Last week, I wrote about the importance of giving serious thought to when and how to begin collecting Social Security retirement benefits.
The column generated a whole lot more feedback and questions than I would have ever imagined. The questions all focused on ways to maximize Social Security benefits under a variety of circumstances.
By far, the leading category of questions came from divorced women who wondered about collecting Social Security based on the earnings records of their former husbands. Given the predominance of this category, I decided this week to address a typical question I received on the divorce issue.
Looking for financial advice? Click here to send David your questions and they might end up as a topic for his next column.
Q: I was married for almost 25 years. My husband divorced me to marry another. I was told by my lawyer that because we were married for more than 10 years, I could collect against his Social Security because the amount would be higher than mine. He has been married to his second wife for more than 10 years, and he is still living. If I collect against his (Social Security earnings record) and he dies, will I then be able to collect on what I have earned over the years, or am I out of luck? Would it be best for me to just forget about his?
-- J.G., Milford, Ohio
J.G., you absolutely should be looking at your former husband's Social Security earnings record when planning for your own retirement. In fact, it's a critical issue that should be considered before the divorce paperwork is finalized.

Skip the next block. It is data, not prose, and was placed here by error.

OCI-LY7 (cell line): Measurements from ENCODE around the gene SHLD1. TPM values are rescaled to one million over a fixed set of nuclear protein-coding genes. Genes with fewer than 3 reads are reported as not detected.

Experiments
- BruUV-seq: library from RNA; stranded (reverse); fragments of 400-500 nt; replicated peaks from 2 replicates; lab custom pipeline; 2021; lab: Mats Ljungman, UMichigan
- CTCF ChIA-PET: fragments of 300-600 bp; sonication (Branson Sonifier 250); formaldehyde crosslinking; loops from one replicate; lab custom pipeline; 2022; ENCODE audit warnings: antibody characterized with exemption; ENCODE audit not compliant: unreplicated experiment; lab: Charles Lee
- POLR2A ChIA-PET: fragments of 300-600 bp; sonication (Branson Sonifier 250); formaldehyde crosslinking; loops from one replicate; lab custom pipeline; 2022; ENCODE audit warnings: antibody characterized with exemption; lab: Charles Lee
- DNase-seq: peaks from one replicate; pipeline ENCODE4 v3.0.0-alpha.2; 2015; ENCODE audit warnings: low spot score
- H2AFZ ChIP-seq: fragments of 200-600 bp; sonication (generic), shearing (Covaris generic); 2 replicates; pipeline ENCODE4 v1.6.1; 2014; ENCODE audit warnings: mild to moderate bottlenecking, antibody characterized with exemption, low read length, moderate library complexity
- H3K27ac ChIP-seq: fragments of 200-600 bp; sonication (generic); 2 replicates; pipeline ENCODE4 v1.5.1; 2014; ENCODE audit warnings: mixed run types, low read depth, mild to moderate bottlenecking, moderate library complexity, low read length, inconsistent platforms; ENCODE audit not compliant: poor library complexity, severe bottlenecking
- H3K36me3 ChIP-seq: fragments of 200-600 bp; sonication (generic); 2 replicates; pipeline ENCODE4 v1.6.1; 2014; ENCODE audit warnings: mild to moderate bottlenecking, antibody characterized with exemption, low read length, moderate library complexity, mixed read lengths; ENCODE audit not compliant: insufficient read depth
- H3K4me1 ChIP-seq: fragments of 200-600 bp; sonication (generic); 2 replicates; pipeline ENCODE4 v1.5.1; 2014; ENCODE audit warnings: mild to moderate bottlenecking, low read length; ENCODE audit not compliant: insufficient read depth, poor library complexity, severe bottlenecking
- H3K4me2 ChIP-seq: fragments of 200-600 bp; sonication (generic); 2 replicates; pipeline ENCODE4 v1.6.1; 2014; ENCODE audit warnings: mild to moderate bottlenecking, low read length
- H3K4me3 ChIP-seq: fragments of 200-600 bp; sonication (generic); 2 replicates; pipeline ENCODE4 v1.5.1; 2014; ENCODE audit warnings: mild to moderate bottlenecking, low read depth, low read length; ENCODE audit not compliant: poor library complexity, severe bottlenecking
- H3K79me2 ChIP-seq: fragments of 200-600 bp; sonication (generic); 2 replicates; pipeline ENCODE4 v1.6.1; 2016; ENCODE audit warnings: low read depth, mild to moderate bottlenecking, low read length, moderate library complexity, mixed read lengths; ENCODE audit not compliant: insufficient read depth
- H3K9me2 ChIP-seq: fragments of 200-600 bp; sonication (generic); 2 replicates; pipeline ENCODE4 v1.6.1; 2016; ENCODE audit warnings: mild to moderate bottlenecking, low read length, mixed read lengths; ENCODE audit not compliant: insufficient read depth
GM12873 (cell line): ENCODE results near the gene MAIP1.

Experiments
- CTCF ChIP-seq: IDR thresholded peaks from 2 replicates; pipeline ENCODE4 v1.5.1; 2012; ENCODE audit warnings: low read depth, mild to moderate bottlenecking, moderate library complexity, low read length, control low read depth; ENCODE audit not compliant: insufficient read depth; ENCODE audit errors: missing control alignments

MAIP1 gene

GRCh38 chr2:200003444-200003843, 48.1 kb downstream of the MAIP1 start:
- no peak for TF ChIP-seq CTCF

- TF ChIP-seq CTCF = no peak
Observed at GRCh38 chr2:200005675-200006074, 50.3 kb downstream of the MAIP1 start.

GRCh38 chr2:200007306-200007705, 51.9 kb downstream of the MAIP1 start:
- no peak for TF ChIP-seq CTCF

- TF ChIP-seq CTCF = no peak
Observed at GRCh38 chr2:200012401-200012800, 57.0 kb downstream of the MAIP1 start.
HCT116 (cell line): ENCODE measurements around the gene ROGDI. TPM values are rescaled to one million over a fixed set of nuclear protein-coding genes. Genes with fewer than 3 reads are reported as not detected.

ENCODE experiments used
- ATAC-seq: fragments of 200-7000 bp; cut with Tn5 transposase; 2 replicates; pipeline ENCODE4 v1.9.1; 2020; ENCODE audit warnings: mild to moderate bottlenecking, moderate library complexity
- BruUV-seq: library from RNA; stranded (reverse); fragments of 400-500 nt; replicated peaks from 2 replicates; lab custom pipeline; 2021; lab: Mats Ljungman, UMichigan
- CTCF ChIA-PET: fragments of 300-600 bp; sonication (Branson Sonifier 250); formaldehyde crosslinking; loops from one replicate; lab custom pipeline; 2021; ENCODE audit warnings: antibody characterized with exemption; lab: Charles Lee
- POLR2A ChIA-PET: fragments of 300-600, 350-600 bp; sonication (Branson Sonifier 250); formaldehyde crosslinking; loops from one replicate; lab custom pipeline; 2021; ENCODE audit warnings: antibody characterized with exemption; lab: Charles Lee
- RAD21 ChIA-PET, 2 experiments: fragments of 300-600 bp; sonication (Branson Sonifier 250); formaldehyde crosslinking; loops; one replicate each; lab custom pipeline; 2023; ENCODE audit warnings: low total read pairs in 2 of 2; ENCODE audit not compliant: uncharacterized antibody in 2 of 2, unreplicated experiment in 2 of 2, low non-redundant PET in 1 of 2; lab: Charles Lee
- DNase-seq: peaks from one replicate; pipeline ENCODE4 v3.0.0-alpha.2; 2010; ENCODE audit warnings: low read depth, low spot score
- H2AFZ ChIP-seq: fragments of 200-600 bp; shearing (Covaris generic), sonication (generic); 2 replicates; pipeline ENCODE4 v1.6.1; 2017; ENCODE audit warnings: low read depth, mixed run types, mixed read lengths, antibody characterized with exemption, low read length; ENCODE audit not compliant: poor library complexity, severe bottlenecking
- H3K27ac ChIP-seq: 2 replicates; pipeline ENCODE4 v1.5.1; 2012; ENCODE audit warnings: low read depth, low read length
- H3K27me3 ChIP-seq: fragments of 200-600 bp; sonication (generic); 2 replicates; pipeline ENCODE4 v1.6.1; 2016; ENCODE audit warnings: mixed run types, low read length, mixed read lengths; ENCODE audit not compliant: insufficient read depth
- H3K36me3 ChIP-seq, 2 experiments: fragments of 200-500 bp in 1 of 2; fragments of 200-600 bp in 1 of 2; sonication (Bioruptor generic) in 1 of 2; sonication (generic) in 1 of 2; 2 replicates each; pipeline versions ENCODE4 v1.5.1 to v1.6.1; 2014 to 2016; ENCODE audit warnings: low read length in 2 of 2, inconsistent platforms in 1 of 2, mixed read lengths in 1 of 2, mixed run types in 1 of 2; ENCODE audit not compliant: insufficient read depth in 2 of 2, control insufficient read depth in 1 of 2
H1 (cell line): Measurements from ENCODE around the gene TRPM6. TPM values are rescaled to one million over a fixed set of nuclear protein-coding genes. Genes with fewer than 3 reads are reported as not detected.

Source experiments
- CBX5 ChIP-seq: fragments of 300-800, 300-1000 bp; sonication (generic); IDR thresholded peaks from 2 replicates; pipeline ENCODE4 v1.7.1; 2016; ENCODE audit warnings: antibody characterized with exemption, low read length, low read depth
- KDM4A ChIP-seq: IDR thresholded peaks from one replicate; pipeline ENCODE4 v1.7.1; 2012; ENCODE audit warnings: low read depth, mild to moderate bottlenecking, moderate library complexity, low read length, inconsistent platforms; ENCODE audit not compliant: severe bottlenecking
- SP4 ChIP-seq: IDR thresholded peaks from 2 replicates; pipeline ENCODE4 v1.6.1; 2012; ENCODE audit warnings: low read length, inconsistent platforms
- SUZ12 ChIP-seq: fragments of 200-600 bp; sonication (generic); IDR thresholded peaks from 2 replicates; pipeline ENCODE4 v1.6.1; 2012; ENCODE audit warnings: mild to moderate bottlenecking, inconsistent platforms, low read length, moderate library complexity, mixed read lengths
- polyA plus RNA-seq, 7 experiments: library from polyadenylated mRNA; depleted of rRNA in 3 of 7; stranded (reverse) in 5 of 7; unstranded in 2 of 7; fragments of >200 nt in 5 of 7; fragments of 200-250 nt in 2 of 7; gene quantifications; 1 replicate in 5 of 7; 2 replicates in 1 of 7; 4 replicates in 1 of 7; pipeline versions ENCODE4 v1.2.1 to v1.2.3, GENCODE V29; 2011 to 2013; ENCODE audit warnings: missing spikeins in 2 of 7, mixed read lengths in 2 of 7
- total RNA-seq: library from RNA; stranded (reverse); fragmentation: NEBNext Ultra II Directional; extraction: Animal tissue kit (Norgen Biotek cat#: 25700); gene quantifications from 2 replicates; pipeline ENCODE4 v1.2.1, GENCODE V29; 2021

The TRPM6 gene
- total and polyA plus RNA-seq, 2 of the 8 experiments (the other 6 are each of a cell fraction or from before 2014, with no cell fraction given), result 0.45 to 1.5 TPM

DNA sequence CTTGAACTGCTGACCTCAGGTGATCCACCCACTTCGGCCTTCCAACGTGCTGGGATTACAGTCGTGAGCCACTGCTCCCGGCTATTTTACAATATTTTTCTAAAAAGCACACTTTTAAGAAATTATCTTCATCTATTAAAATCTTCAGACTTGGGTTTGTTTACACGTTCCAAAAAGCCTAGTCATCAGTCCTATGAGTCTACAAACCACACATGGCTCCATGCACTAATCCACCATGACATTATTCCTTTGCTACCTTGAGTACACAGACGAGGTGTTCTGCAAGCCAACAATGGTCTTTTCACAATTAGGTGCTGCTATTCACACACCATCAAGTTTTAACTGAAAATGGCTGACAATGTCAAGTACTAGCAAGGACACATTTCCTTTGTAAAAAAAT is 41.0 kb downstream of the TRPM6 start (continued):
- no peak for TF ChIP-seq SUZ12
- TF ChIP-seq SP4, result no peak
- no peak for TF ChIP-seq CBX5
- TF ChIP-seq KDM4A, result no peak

While you should always check with your personal attorney for specific advice on your individual case, here are some general points to keep in mind: Let me start by explaining the basic rules about Social Security benefits, as it relates to divorced couples. The basic rule is that any time a marriage lasts 10 years or more, the divorced spouse with the lower earnings record can collect retirement benefits based upon the record of the higher-earning spouse.
This is true regardless of gender, meaning a man can collect against his former wife's earnings record if she collected a higher salary over their working lives. In most cases, however, it is the former wife collecting against the ex-husband's earnings record.
In addition to the required 10 years of marriage, there are four key qualifications to collect divorced spouse benefits:
The person seeking to collect must not have remarried.
This person must be 62 or older.
The benefit this person would collect based on his or her own earnings record must be smaller than what they would collect on their former spouse's earnings history.
And the ex-spouse must be entitled to Social Security retirement or disability benefits on their own.
The benefits collected by a divorced spouse does not reduce the benefits received by the other spouse.
If you remarry, you generally cannot collect on your former spouse's record unless the later marriage ends by death, divorce or annulment.
In your case, J.G., your 25 years of marriage would more than qualify you for a divorced spouse's benefit. And based on the wording of your question, I'm assuming you have not remarried and, therefore, are not disqualified on that count.